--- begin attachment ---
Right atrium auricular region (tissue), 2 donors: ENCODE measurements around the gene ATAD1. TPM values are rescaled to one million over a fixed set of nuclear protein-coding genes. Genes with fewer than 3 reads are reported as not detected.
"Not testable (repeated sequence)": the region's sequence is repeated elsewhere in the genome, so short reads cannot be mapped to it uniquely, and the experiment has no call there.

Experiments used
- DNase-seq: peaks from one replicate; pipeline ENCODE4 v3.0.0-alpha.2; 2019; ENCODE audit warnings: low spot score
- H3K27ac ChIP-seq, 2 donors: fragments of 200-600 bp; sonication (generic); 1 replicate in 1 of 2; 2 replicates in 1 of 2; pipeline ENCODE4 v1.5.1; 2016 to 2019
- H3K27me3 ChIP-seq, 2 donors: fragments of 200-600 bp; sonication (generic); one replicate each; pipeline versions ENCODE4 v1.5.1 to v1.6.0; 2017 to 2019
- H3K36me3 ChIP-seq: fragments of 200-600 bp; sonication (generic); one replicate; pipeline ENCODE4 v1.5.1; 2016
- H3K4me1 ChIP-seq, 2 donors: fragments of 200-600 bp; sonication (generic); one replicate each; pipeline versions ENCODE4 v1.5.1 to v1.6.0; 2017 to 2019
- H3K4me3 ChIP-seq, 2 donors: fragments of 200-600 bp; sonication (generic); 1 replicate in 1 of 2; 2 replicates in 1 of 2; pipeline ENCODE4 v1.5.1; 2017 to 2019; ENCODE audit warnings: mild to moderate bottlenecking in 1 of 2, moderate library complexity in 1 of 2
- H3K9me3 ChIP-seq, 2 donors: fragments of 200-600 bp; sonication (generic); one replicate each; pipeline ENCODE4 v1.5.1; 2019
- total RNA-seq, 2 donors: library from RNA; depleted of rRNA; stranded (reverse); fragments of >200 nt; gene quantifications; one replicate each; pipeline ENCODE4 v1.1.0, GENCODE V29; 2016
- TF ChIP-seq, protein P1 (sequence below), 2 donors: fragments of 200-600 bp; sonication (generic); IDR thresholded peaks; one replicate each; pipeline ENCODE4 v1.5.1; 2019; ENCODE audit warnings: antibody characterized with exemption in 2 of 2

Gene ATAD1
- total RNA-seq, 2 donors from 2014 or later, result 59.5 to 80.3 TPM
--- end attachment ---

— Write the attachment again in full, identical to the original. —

Right atrium auricular region (tissue), 2 donors: ENCODE measurements around the gene ATAD1. TPM values are rescaled to one million over a fixed set of nuclear protein-coding genes. Genes with fewer than 3 reads are reported as not detected.
"Not testable (repeated sequence)": the region's sequence is repeated elsewhere in the genome, so short reads cannot be mapped to it uniquely, and the experiment has no call there.

Experiments used
- DNase-seq: peaks from one replicate; pipeline ENCODE4 v3.0.0-alpha.2; 2019; ENCODE audit warnings: low spot score
- H3K27ac ChIP-seq, 2 donors: fragments of 200-600 bp; sonication (generic); 1 replicate in 1 of 2; 2 replicates in 1 of 2; pipeline ENCODE4 v1.5.1; 2016 to 2019
- H3K27me3 ChIP-seq, 2 donors: fragments of 200-600 bp; sonication (generic); one replicate each; pipeline versions ENCODE4 v1.5.1 to v1.6.0; 2017 to 2019
- H3K36me3 ChIP-seq: fragments of 200-600 bp; sonication (generic); one replicate; pipeline ENCODE4 v1.5.1; 2016
- H3K4me1 ChIP-seq, 2 donors: fragments of 200-600 bp; sonication (generic); one replicate each; pipeline versions ENCODE4 v1.5.1 to v1.6.0; 2017 to 2019
- H3K4me3 ChIP-seq, 2 donors: fragments of 200-600 bp; sonication (generic); 1 replicate in 1 of 2; 2 replicates in 1 of 2; pipeline ENCODE4 v1.5.1; 2017 to 2019; ENCODE audit warnings: mild to moderate bottlenecking in 1 of 2, moderate library complexity in 1 of 2
- H3K9me3 ChIP-seq, 2 donors: fragments of 200-600 bp; sonication (generic); one replicate each; pipeline ENCODE4 v1.5.1; 2019
- total RNA-seq, 2 donors: library from RNA; depleted of rRNA; stranded (reverse); fragments of >200 nt; gene quantifications; one replicate each; pipeline ENCODE4 v1.1.0, GENCODE V29; 2016
- TF ChIP-seq, protein P1 (sequence below), 2 donors: fragments of 200-600 bp; sonication (generic); IDR thresholded peaks; one replicate each; pipeline ENCODE4 v1.5.1; 2019; ENCODE audit warnings: antibody characterized with exemption in 2 of 2

Gene ATAD1
- total RNA-seq, 2 donors from 2014 or later, result 59.5 to 80.3 TPM